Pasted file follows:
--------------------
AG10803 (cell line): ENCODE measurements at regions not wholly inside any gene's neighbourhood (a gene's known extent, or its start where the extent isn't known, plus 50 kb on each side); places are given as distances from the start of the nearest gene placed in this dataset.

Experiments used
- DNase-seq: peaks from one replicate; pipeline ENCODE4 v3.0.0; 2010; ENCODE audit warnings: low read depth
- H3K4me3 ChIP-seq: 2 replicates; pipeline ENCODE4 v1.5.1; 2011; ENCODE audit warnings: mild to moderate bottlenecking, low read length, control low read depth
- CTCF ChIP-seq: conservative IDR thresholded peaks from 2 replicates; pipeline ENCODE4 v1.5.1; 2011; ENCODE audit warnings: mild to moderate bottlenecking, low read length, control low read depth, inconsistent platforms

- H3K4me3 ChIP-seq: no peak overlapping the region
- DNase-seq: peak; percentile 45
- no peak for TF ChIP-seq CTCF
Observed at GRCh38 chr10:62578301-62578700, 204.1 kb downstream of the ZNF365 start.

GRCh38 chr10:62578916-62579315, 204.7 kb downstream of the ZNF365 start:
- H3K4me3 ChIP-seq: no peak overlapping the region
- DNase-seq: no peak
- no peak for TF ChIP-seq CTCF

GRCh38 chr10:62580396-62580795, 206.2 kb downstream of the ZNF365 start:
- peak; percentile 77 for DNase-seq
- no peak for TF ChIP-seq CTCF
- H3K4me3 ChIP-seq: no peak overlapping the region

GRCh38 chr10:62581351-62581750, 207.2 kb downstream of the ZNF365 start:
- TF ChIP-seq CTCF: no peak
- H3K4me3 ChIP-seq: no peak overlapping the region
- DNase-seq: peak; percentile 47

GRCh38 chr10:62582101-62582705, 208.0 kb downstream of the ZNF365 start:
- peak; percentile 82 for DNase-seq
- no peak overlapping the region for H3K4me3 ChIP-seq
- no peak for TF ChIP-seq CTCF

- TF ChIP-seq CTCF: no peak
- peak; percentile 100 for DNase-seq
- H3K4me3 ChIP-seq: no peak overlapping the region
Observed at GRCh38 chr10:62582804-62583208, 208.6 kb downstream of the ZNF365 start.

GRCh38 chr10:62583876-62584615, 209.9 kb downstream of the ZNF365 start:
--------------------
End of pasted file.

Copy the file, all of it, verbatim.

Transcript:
AG10803 (cell line): ENCODE measurements at regions not wholly inside any gene's neighbourhood (a gene's known extent, or its start where the extent isn't known, plus 50 kb on each side); places are given as distances from the start of the nearest gene placed in this dataset.

Experiments used
- DNase-seq: peaks from one replicate; pipeline ENCODE4 v3.0.0; 2010; ENCODE audit warnings: low read depth
- H3K4me3 ChIP-seq: 2 replicates; pipeline ENCODE4 v1.5.1; 2011; ENCODE audit warnings: mild to moderate bottlenecking, low read length, control low read depth
- CTCF ChIP-seq: conservative IDR thresholded peaks from 2 replicates; pipeline ENCODE4 v1.5.1; 2011; ENCODE audit warnings: mild to moderate bottlenecking, low read length, control low read depth, inconsistent platforms

- H3K4me3 ChIP-seq: no peak overlapping the region
- DNase-seq: peak; percentile 45
- no peak for TF ChIP-seq CTCF
Observed at GRCh38 chr10:62578301-62578700, 204.1 kb downstream of the ZNF365 start.

GRCh38 chr10:62578916-62579315, 204.7 kb downstream of the ZNF365 start:
- H3K4me3 ChIP-seq: no peak overlapping the region
- DNase-seq: no peak
- no peak for TF ChIP-seq CTCF

GRCh38 chr10:62580396-62580795, 206.2 kb downstream of the ZNF365 start:
- peak; percentile 77 for DNase-seq
- no peak for TF ChIP-seq CTCF
- H3K4me3 ChIP-seq: no peak overlapping the region

GRCh38 chr10:62581351-62581750, 207.2 kb downstream of the ZNF365 start:
- TF ChIP-seq CTCF: no peak
- H3K4me3 ChIP-seq: no peak overlapping the region
- DNase-seq: peak; percentile 47

GRCh38 chr10:62582101-62582705, 208.0 kb downstream of the ZNF365 start:
- peak; percentile 82 for DNase-seq
- no peak overlapping the region for H3K4me3 ChIP-seq
- no peak for TF ChIP-seq CTCF

- TF ChIP-seq CTCF: no peak
- peak; percentile 100 for DNase-seq
- H3K4me3 ChIP-seq: no peak overlapping the region
Observed at GRCh38 chr10:62582804-62583208, 208.6 kb downstream of the ZNF365 start.

GRCh38 chr10:62583876-62584615, 209.9 kb downstream of the ZNF365 start: